Myocardial infarction (MI) is a common injury that causes permanent loss of hundreds of millions of cardiomyocytes (CMs), increasing susceptibility to heart failure and sudden death. Major goals of regenerative medicine are methodologies to enhance CM recovery after MI and to restore cardiac function to heart failure patients. Heart regeneration in its natural context builds muscle by proliferation of spared CMs, facilitated by influences of supporting cell types like epicardium, endocardium, vasculature, and inflammatory cells. The epicardial sheet covering the heart is activated by injury and aids muscle regeneration through paracrine effects and as a multipotent cell source, and has received much recent attention as a target in cardiac repair strategies. Yet, until recently, virtually nothing was known about epicardial homeostasis - whether and how these cells regenerate - in any species. This deficiency has presented a barrier to understanding the epicardium and developing it for therapeutic goals. In a new study, we established the capacity of the zebrafish epicardium to vigorously regenerate, and we identified influences on this process by the cardiac outflow tract and Hedgehog signaling. While this work broke new ground in adult epicardial biology, it simultaneously revealed new challenges. First, we understand little of the details by which epicardial cells tightly connected within a contiguous sheet respond to injury and/or mitogen sources. Second, our molecular understanding of epicardial regeneration, and how epicardial cells promote muscle regeneration, is primitive. Here, we will these address central issues in epicardial biology and heart regeneration, using cutting edge screening and analysis tools in zebrafish. 1) We will apply a new ex vivo model of epicardial regeneration and a panel of new transgenic reporters that visualize epicardial cell phases in real time, to define spatiotemporal proliferation dynamics of adult epicardial cells after cardiac injury. 2) We will harness single epicardial cell transcriptome data we have generated to define new epicardial markers, initiating our work with new reagents to define the role of the epicardial marker caveolin-1 in epicardial injury responses. 3) We will identify small molecule modulators of the epicardial injury response, using an ex vivo screening strategy and new transgenic tools to visualize and manipulate the epicardium. With these approaches, we will test the hypothesis that a vigorous epicardial injury response is critical for heart regeneration. By identifying key regulators of the dynamic epicardial injury response and its impact on muscle regeneration, our work will inform approaches for comprehending and enhancing the limited regenerative response displayed by humans after MI.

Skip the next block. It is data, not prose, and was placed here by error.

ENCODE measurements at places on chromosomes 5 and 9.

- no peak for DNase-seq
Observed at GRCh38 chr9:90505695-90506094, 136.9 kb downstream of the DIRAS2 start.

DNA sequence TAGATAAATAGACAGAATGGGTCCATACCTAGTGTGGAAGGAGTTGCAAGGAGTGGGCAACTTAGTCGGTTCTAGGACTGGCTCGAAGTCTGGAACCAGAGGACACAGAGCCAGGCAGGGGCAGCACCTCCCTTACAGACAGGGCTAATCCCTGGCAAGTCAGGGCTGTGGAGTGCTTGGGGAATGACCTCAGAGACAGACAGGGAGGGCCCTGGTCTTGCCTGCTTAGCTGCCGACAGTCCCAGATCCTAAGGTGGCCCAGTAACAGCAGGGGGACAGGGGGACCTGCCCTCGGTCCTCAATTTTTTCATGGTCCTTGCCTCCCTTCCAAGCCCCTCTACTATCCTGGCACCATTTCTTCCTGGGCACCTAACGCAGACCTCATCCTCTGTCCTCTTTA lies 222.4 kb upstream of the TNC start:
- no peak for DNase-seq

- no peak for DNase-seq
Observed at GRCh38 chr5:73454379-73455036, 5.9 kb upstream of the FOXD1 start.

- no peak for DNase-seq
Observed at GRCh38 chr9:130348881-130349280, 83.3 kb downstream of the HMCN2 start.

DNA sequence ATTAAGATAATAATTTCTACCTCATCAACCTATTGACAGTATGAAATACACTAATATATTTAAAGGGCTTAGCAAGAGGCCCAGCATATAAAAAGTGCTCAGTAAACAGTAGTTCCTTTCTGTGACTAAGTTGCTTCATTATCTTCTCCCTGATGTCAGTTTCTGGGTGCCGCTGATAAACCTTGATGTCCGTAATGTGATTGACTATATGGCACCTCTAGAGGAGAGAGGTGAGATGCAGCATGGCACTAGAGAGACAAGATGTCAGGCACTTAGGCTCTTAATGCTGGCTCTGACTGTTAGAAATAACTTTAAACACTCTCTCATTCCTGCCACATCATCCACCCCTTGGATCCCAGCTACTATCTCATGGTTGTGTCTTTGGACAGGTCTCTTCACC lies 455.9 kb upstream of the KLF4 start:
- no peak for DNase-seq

Our work will identify key regulators of the dynamic epicardial injury response and its impact on cardiac muscle regeneration. These findings will inform approaches for comprehending and enhancing the limited regeneration displayed by humans after myocardial infarction.
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